#Confronting Boss on Air Journalist Lands Dream Job

A crowd of mostly women NPR journalists watched the conversation between Kelly and Mohn, which took place in NPR’s main glass-walled studio. “I’ve never felt that kind of power, that day I was interviewing Jarl,” Kelly recalled. “The sense that I was posing those questions on behalf of all the women at NPR, all the journalists at NPR, all the women in public radio. All the women across this country who would like to be able to grill their bosses about harassment in the workplace, and how it has been allowed to happen and for so long.” She was outraged that at NPR, where “empowering women at the higher ranks is something we’ve already done . . . other women, particularly those coming up behind me, have had a different experience . . . . It makes me mad as hell.”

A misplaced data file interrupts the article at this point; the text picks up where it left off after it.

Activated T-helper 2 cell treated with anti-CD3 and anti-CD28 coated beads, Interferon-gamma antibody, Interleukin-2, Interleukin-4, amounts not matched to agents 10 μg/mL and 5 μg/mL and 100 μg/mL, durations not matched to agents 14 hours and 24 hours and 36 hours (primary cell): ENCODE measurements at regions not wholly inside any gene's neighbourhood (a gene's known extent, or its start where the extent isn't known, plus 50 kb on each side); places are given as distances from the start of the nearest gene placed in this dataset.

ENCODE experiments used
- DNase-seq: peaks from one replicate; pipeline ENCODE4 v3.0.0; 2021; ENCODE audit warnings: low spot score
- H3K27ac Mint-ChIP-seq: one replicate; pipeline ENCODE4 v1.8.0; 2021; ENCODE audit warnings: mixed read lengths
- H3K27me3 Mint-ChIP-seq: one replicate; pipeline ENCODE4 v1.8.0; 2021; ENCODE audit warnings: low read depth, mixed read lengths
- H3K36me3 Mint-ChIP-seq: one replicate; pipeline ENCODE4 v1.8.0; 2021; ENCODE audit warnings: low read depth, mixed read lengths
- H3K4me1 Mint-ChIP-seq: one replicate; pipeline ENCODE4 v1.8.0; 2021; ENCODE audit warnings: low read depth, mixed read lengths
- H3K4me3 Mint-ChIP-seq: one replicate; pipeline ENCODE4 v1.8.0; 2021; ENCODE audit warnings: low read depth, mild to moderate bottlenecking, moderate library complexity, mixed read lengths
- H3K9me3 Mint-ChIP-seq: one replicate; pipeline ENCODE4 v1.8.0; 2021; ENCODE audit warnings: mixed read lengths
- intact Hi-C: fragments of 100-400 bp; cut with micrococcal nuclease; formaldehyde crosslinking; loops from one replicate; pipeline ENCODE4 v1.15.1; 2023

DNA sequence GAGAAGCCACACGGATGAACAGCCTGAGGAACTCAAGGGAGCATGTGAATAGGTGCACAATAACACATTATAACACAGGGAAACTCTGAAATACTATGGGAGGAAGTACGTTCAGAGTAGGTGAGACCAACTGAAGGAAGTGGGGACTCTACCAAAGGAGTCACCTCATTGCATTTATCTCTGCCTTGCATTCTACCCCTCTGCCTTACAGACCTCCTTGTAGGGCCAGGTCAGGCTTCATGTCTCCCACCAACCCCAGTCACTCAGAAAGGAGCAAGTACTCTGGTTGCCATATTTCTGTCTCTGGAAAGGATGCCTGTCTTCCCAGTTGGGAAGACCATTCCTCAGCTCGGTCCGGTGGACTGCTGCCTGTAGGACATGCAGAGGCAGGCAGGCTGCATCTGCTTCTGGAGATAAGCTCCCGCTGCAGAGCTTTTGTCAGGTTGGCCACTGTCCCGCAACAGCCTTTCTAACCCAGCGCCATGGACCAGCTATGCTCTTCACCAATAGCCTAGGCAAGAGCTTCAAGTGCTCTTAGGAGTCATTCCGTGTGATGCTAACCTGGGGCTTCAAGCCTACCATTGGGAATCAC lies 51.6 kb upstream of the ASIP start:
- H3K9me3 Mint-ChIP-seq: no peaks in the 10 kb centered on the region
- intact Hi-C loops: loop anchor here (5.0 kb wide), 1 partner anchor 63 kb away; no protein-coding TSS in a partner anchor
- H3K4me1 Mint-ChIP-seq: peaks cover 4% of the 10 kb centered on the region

The conversation was remarkable for a few reasons, among them, Kelly’s frankness when questioning Mohn, who she pushed on specifics, like how many allegations he and other executives had known about, and when they decided to act. But it was also notable for its existence alone—that NPR aired the interview to its millions of listeners, on its biggest afternoon news show—which, to Kelly, is an important signal of the organization’s commitment to transparency moving forward in the #MeToo movement. As is her promotion in the wake of that interview: “It certainly won’t be lost on anyone that the female journalist who went and questioned our CEO—a move that my mother was convinced would get me fired, grilling my boss on air—that they ended up promoting that person.”

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